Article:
Pushing Tin

8 out of 10

"Welcome To My Sky"

With over 7,000 departures a day, the skies above New York, handling flights to and from LaGuardia, JFK and Newark are the busiest in the world. With the exception maybe only of Options Trader on the floor of the Stock Exchange, Air Traffic controllers have easily the most stressful job in the world yet unlike their counterparts in Wall Street, they are not paid salaries that look like telephone numbers. With a 50% "washout" rate amongst those who join and the highest level of clinical breakdowns and suicides, why do people make "pushing tin around the skies" their career? ...To be the best in what is a ring for contant gladiatorial combat of the intellect.

With a mind that musters airliners like a video game, Nick "The Zone" Falzone (John Cusack) is the top controller at Tracom (Terminal Radar Approach Control), not least demonstrated when he helps a waitress at a nearby cafe with a complex order for breakfast for his colleagues that he rattles off at the confused cook without the slightest of difficulty. Happily boasting "I got room for the whole fleet", he has airliners "lined up like rockets" and Connie, a loving, gum-chewing, trailer-trash wife made good, (a remarkable performance for English Cate Blanchette), in a flashy executive home in the suburbs that he often confuses with the others on the project when he finishes for the day. He is the best and he knows it...that is until the enigmatic Russell Bell (Billy Bob Thornton) arrives as the new man. Half-Choctaw, he sports a feather from his headset and is faster and better than "The Zoner". Threatened by Russell, a "stupid game" of oneupmanship develops between them as Zoner tries to outdo Russell, yet always fails with Bell always coming up trumps, unfazed, calm and professionally. Spilling out into their private lives, it quickly involves both Connie Falzone and Mary Bell, Russell's wife (Angelina Jolie), it is a classic portrayal of the very worst of office politics and it most destructive elements which one needs it least where each air traffic controller is responsible for more lives in a shift that a surgeon during a lifetime.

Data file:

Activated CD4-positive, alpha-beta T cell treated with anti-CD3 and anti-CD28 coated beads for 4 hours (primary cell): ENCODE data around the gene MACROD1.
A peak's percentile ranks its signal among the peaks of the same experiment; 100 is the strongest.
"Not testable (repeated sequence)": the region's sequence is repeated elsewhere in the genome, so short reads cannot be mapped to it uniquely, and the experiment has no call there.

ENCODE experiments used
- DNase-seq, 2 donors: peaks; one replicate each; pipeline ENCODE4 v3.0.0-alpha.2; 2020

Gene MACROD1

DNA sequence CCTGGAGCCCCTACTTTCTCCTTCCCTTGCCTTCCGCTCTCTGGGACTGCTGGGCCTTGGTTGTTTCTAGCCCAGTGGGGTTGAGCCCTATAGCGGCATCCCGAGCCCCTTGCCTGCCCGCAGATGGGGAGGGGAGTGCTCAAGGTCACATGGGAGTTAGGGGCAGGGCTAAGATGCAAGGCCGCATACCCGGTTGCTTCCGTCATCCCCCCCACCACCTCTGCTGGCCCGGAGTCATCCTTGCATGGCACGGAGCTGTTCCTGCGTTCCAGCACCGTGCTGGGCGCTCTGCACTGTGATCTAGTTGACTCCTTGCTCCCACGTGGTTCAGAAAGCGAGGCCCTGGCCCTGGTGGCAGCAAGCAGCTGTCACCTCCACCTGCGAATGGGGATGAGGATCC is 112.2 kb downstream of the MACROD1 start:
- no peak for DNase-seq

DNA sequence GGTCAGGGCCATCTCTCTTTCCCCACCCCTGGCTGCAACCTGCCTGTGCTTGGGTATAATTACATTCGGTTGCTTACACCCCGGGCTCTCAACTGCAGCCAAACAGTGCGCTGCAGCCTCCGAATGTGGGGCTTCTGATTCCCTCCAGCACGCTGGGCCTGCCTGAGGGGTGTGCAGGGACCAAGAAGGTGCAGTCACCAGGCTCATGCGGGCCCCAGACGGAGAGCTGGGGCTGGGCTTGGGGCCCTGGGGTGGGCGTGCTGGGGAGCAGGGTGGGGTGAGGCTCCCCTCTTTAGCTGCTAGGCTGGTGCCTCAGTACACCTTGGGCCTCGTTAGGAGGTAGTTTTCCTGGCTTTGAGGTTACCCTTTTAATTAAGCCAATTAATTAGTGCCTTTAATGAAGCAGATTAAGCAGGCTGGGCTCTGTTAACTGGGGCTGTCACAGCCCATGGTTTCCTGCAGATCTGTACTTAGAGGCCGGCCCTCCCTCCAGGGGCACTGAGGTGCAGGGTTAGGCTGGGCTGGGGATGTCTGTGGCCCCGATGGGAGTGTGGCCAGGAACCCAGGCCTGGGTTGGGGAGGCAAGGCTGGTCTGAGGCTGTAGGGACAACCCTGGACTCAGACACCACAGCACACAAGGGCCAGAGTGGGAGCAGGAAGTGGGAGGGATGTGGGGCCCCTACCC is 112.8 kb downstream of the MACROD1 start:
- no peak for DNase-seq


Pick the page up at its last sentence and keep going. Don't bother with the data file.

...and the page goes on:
After a fabulous and inspiring intro, backed by a catchy theme tune, it shows us the destructive elements to which we can all relate rather than being a ludicrous, unrealistic hoot. Directed by Mike Newell of "Four Weddings And A Funeral" fame, "Pushing Tin" seems quick and light. Based on a magazine article by Darcy Frey, the screenplay of Glen Charles (more usually known for "Frasier" and "Cheers") provides many interesting asides, including the idea of rounding up disgruntled postal workers to form an elite corps of suicide soldiers and characters like "Dr Freeze", although at times, it does have the feel of a sitcom about it. Even so, whilst savage criticism of "Pushing Tin" left it an "air crash" at the box office, it little deserved the panning it received and remains a worthy and charming flick that deserves to be seen.

Office Politics And Turbulence

Film Critic: Robert L Thompsett